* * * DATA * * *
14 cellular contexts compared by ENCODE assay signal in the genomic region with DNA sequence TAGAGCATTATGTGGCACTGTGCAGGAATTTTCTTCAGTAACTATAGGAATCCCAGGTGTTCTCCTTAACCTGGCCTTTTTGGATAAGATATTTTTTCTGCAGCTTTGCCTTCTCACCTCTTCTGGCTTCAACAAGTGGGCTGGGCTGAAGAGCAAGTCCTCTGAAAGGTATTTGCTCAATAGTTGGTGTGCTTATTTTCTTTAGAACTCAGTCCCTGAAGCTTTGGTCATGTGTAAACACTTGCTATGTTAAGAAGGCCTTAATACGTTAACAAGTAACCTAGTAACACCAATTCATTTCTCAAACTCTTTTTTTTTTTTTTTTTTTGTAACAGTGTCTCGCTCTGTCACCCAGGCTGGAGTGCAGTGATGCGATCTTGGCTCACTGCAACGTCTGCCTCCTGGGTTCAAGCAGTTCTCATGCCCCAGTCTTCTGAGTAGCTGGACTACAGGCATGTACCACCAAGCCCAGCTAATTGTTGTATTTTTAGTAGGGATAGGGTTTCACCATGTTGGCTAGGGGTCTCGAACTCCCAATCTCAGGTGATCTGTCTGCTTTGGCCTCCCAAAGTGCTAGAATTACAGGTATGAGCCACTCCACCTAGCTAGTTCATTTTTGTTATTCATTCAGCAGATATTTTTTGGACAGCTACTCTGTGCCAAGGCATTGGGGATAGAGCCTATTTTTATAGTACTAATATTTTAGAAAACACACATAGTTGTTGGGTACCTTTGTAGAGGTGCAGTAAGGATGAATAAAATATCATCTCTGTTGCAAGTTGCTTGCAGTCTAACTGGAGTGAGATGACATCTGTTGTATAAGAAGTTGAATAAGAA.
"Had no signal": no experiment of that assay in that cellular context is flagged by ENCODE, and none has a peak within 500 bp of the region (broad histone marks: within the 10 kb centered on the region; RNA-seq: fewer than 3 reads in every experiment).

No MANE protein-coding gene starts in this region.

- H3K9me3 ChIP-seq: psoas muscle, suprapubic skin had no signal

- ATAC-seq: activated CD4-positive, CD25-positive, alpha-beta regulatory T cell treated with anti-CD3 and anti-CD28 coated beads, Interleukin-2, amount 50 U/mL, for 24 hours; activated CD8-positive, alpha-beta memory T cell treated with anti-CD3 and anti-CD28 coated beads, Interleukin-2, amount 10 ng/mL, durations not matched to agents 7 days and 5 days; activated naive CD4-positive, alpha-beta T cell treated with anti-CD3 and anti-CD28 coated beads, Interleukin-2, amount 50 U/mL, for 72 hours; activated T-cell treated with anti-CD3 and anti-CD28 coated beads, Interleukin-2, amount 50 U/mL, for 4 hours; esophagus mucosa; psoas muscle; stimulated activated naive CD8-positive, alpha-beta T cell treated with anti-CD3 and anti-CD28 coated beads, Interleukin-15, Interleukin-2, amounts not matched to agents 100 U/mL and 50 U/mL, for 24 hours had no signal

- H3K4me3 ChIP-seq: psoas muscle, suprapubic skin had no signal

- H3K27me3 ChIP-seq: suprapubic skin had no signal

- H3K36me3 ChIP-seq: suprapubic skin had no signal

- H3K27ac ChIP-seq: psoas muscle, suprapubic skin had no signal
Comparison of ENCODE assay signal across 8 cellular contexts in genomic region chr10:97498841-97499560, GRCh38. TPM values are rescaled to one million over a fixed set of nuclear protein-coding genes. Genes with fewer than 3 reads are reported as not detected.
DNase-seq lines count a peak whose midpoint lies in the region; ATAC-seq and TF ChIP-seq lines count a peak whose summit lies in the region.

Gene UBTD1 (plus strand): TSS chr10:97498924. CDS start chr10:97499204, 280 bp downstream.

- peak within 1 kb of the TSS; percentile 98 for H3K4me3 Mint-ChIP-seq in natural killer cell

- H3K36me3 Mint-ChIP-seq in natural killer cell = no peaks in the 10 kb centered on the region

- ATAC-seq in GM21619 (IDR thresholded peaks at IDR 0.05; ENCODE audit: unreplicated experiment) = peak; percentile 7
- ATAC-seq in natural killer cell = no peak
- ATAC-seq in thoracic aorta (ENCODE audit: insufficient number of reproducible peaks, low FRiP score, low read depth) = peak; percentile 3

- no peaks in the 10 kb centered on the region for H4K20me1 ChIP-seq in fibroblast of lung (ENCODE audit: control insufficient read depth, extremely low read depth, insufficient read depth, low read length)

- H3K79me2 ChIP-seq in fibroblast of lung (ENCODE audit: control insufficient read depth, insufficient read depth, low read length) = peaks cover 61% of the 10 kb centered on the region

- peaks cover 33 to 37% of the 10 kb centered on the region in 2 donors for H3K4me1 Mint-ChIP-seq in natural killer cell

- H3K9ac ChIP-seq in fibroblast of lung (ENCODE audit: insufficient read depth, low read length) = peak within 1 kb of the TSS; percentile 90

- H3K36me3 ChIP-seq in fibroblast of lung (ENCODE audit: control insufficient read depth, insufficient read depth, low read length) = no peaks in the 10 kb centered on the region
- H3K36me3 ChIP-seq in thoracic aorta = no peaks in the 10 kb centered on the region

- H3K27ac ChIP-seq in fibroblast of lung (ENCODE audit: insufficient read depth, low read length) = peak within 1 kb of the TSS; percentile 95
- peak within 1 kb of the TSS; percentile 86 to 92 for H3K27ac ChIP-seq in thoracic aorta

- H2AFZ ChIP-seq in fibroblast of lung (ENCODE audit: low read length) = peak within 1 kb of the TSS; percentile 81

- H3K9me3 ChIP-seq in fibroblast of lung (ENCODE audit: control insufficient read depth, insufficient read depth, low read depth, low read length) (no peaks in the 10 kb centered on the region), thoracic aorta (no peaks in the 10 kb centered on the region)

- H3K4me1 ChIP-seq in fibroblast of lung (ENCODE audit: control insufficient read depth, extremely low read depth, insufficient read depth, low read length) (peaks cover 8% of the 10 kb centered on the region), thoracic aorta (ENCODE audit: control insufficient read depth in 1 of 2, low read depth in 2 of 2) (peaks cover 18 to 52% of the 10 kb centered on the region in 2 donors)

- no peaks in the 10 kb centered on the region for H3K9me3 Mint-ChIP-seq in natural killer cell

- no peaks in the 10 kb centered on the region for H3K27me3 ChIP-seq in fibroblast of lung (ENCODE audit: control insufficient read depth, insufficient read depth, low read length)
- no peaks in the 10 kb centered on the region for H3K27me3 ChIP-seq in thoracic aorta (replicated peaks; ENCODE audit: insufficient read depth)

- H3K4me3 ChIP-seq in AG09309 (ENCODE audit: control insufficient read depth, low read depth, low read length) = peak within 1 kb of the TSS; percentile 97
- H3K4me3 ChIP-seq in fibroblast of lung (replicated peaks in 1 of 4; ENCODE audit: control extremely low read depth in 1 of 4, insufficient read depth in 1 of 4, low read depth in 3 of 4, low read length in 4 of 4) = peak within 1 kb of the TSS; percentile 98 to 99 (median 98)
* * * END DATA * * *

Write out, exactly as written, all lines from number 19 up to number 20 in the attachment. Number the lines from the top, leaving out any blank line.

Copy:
- H3K79me2 ChIP-seq in fibroblast of lung (ENCODE audit: control insufficient read depth, insufficient read depth, low read length) = peaks cover 61% of the 10 kb centered on the region

- peaks cover 33 to 37% of the 10 kb centered on the region in 2 donors for H3K4me1 Mint-ChIP-seq in natural killer cell